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CP, Number 13


No. 13 (2008)  Editorial


The Arts are powerful forms of personal, social, and cultural expressions. They are unique ‘ways of knowing’ that enable individuals and groups to create ideas and images that reflect, communicate, and change their views of the world (O’Connor, Holland, Brodie, Dunmill, Hong 2003). The creative alliance between Arts and Business is an emerging field of practice and part of a new trend of thinking and learning (Stenstroem 2000). However, citing Jackson (2006) creativity as an outcome of higher education, at least in the UK, is more by accident than by design and although academia recognises qualitative shortfalls, analytical and critical ways of thinking might still dominate the academic curriculum. Government control has increased significantly through competence standards and benchmark systems, which, might, according to White (2006), still suppress the level of creativity, and limit the degree of risk-taking and the willingness for experimentation, which counter-effects the lecturers’ engagement to bring ‘arts-based learning’ into the classroom. Lecturers, according to Oreck, feel inhibited towards creative, open-ended, or artistic approaches, allowing students to explore and to discover, to find and to pursue problems and to arrive at unique solutions, whilst stimulating questions and communicating in multiple modalities (Oreck 2006). Therefore, and citing Jackson, the key challenge facing Higher Education is to change the prevailing culture so that greater value is placed on the students’ creative development alongside more traditional forms of academic development. Hence, management and business students at the European Business School London work increasingly in partnership or in competition with publishers, film-makers and broadcasters as the growth of information technology opens up new ways of learning and teaching (National Committee of Inquiry into Higher Education 2001). The Arts, offer EBS-L students new methods of experiencing; they trigger perceptions, stimulate connections and unfold, what Jackson (2006) calls the quality of newness whilst inventing, discovering, exploring and moving from the known to the unknown. Through images, structures, motions and symbols, arts-based learning implies experimenting, trying-things-out, making a mess, establishing contexts with high levels of disorder, uncertainty and indeterminacy (Danvers, Buss 2007). The Arts provide a refuge for reflection, sympathy, quietude, inspiration where students acquire the skills of architects, developers, shapers and catalysts for ideas and agents for change and therefore, according to Jackson: “Every educator can change the way he/she thinks and acts, every group of teachers responsible for creating students’ educational experiences can choose or not choose to provide experiences that will help students’ develop their creative potential, and every institutional decision maker can shape policy, strategy or management practices so that creativity will flourish or be inhibited” (Jackson 2006).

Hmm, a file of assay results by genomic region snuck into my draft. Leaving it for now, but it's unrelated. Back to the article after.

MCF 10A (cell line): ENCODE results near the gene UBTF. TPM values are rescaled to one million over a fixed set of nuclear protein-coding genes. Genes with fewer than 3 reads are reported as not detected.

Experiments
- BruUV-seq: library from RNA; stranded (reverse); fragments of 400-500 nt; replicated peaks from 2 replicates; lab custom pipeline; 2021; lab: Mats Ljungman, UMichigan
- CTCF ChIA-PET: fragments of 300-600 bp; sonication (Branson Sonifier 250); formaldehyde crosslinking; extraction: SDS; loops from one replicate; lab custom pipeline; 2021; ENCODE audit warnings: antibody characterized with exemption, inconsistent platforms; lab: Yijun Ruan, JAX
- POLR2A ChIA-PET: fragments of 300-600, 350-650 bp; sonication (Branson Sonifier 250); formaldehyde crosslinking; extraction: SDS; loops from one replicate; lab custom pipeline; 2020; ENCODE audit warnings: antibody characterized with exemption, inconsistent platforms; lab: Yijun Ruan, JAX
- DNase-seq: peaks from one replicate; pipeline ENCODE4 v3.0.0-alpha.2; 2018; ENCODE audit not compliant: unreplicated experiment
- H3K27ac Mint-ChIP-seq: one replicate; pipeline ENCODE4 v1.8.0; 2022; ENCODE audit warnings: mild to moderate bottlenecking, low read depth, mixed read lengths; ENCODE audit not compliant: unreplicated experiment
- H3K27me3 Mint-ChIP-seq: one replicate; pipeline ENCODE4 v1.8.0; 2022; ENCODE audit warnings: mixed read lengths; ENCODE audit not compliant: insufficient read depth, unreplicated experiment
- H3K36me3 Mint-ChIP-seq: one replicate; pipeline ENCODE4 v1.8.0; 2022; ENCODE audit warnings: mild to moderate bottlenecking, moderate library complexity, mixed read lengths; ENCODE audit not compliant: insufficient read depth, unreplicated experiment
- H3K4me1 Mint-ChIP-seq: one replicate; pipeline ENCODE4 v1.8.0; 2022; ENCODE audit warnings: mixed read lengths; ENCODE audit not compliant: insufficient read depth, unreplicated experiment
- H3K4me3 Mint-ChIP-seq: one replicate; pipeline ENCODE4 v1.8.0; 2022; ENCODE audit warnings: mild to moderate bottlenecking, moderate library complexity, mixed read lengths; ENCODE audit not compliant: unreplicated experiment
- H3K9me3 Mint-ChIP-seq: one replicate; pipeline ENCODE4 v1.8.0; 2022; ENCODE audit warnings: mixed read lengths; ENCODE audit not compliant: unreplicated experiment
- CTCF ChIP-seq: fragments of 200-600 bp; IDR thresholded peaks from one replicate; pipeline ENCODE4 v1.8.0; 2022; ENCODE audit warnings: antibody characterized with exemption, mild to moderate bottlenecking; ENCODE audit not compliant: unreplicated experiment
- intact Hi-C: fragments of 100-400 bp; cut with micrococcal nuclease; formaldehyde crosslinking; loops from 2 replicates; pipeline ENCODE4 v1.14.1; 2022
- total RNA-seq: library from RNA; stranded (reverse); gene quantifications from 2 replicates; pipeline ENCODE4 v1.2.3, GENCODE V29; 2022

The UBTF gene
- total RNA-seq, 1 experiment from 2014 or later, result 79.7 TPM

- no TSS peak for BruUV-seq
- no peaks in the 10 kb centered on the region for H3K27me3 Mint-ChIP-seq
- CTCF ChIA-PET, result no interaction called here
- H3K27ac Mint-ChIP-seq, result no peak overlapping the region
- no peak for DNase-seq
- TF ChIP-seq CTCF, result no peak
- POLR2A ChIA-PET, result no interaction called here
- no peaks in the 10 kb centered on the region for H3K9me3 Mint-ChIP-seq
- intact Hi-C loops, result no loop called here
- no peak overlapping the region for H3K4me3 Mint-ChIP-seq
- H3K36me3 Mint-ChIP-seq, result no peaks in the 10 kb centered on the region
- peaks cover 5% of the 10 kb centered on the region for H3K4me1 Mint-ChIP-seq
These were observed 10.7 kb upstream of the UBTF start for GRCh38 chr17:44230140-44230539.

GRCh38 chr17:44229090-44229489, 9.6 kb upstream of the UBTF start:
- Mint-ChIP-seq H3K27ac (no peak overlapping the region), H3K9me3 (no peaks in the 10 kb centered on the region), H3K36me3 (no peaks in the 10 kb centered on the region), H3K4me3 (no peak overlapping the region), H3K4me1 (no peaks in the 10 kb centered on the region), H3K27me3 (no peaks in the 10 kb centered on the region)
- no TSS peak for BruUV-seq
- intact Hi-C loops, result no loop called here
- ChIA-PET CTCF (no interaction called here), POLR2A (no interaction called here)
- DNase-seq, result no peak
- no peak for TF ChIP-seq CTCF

arts and business, innovation, creativity, new culture, curriculum.

Code [ID]:

CP200813V00S01A0005 [0002599]

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